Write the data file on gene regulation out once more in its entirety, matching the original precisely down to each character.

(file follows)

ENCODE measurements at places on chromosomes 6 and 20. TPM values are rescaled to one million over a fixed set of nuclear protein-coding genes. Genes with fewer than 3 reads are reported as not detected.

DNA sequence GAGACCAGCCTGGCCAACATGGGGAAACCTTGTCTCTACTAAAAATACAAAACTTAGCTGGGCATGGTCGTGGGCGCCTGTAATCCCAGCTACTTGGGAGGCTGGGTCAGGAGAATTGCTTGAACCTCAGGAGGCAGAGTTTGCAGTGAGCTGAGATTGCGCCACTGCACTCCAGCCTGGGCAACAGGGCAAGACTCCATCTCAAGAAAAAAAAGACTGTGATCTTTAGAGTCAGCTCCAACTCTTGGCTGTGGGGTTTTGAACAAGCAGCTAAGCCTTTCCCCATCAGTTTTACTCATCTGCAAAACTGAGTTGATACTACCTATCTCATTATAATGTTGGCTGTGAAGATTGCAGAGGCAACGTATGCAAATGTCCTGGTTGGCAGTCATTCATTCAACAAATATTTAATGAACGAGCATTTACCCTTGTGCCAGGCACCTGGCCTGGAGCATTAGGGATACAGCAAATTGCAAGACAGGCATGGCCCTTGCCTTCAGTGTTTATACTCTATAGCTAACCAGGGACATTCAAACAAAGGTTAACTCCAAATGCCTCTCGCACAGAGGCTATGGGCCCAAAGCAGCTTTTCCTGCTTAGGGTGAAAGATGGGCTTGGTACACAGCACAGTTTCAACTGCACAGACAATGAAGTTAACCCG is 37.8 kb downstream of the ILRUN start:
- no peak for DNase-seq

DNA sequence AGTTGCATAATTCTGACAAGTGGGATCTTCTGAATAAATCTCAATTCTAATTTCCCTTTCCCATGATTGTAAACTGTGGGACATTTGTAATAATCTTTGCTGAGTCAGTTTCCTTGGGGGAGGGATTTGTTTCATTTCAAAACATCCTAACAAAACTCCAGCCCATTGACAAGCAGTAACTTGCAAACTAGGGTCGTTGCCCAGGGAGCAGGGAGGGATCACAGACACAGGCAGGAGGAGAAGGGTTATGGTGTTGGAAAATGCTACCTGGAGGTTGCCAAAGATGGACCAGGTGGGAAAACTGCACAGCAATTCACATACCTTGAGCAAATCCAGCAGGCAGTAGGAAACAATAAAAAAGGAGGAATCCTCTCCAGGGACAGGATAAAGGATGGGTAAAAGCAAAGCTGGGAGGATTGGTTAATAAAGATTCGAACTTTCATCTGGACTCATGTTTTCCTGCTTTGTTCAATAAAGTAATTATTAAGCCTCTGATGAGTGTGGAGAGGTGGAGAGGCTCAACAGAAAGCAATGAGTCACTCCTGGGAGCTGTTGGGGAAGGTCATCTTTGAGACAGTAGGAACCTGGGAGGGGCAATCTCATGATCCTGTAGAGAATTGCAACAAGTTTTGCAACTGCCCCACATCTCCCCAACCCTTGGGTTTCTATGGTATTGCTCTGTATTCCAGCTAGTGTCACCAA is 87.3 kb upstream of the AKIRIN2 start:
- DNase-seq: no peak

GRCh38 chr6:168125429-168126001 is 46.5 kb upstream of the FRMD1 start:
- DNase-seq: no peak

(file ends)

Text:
ENCODE measurements at places on chromosomes 6 and 20. TPM values are rescaled to one million over a fixed set of nuclear protein-coding genes. Genes with fewer than 3 reads are reported as not detected.

DNA sequence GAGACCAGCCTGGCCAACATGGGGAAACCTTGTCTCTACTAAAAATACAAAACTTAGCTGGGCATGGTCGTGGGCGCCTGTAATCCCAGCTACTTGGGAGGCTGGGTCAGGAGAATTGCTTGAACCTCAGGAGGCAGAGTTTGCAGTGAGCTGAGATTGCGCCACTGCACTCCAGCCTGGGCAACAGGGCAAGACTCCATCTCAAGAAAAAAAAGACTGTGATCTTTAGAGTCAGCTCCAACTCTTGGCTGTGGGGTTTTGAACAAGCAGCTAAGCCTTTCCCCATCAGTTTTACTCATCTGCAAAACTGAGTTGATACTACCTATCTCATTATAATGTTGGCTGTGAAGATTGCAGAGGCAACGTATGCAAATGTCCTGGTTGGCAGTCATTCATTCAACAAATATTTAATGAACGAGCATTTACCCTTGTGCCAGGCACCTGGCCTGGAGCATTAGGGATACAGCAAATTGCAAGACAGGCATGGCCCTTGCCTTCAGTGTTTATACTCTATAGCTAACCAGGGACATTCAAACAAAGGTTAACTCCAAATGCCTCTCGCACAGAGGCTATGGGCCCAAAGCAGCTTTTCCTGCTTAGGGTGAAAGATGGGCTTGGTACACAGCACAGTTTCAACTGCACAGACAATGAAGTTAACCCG is 37.8 kb downstream of the ILRUN start:
- no peak for DNase-seq

DNA sequence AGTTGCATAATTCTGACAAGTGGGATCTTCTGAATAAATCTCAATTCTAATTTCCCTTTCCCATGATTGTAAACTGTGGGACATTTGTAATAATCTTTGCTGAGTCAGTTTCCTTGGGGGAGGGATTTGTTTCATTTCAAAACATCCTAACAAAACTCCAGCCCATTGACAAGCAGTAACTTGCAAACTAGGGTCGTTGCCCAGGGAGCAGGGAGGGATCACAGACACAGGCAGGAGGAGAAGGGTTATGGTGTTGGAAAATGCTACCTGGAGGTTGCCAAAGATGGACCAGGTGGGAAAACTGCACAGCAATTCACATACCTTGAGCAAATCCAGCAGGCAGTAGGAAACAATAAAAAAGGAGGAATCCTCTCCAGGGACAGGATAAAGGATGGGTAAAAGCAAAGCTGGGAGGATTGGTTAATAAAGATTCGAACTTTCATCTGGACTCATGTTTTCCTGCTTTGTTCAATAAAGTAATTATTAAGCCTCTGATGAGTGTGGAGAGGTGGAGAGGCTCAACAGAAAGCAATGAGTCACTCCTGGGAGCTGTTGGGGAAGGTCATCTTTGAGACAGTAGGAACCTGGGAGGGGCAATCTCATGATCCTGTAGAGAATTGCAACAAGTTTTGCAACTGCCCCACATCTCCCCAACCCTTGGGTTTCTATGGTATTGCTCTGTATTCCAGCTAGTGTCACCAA is 87.3 kb upstream of the AKIRIN2 start:
- DNase-seq: no peak

GRCh38 chr6:168125429-168126001 is 46.5 kb upstream of the FRMD1 start:
- DNase-seq: no peak